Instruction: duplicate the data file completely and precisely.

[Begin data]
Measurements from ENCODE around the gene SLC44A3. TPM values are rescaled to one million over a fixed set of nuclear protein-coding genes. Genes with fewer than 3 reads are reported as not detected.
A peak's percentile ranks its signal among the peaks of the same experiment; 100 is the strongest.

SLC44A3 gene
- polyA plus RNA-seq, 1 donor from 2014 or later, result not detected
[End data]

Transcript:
Measurements from ENCODE around the gene SLC44A3. TPM values are rescaled to one million over a fixed set of nuclear protein-coding genes. Genes with fewer than 3 reads are reported as not detected.
A peak's percentile ranks its signal among the peaks of the same experiment; 100 is the strongest.

SLC44A3 gene
- polyA plus RNA-seq, 1 donor from 2014 or later, result not detected